Thursday, October 18, 2007

language loss

As promised, this post will be more deliberative and expansive - though still centring on me, as my whole universe does.

Why am I here?

I am here to help influence Japanese school students into learning English; to help them practice what they've learned so far and push them to learn more so they can talk to the big, strange man in the hallway who doesn't speak their language. Hopefully, as they get older, their English abilities help them to thrive in an increasingly globalized world where English continues to be the main language of international business.

Their parents' generation experienced interactions with the rest of the world to a degree never before seen in Japan. English became more and more important. However, many of that generation were not educated in English so intensively. And, by adulthood, many likely found that English didn't actually help in day to day life. Only certain industries and a certain level in the hierarchy of employment required English conversational ability. This will most certainly be less true for the current generation.

Japanese culture right now is in a fascinating flux. I definitely don't have the intellectual capacity to sum up Western influences on culture here. Most obviously, English is everywhere you look. Advertising and signage is awash with English, whether correctly spelled or not, and everyday language is chalk full of borrowed words. When words are borrowed into Japanese, they are translated into katakana, so the sound always changes to suit the Japanese syllabary. Sometimes the sound and meaning changes effectively constitute a new word. Sometimes, they are fairly obvious. For example, 'elevator' becomes essentially 'erebaita,' because the tongue-flap 'r' doesn't appear at the end of words, and the sounds 'l' and 'v' as used in English are not part of the Japanese phonemic (like lexicon, but for phonemes: don't know if phonemic is a word, but that's ok).
I recently read a news article pointing out some Japanese concepts and words of the past that are no longer used, and are now most closely referenced in a borrowed word. In fact, the writer points out that even the Prime Minister used borrowed words as parts of speeches calling for a greater devotion to and protection of Japanese culture. Japanese, in other words, is increasingly being diluted by foreign words. Of course, this isn't the first time this fear has emerged in Japan, or elsewhere. Some people in all cultures forecast the future demise of their cultures, as attested to by current changes in the language.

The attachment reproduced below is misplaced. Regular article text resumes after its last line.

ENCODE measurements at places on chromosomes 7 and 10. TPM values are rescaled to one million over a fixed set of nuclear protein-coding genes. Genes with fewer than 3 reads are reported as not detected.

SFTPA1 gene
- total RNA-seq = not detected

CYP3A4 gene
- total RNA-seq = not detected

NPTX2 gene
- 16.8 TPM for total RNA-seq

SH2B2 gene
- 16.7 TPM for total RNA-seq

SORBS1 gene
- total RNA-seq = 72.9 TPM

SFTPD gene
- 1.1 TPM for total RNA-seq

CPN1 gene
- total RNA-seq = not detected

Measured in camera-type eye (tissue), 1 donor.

Yet in Japan, there is some validity to the fear, in the sense that foreign influence will only deepen with future joint economic and political ventures, and because less people are being born to repopulate the Japanese culture and language, thanks to a low birth rate. (This is a very real and immediate phenomenon, meaning a couple thousand or so less Japanese people exist each year). As Indian and Chinese speakers of English jump by the tens of millions over the next 20 years, English will probably gain more prominence in the global economic sphere. Of course, India and China have massive populations to maintain their indigenous languages, even if Western consumer-culture hegemony is unstoppable. Japan's declining population of around 130 million might not provide a sufficiently hermetic stronghold.

And, despite some conservative calls to that effect, neither can Japan seek to defend its language at the cost of its economy. In "The World is Flat," Thomas Friedman points out that developing economies are wise to invest in mass English education programs. If only because the biggest economy in the world is (for now) the U.S.A., English is conducive to business. And that is why the government of Japan - and government sanctioned curriculum- eagerly and actively advocate popular English acquisition. And because of the government's efforts toward that end, I was able to get a job with the JET Programme.

I am contributing - on however small a scale - to the increased use of foreign language in place of traditional Japanese. Simply by living during this time, Japanese people are witnessing and participating in that process. I am getting paid to contribute to it.

How do I feel about that?

Yes, cultural change is inevitable, and I don't think language can ever be a set or static thing - at least, not for very long.

Yet... something still seems sad about the whole thing.

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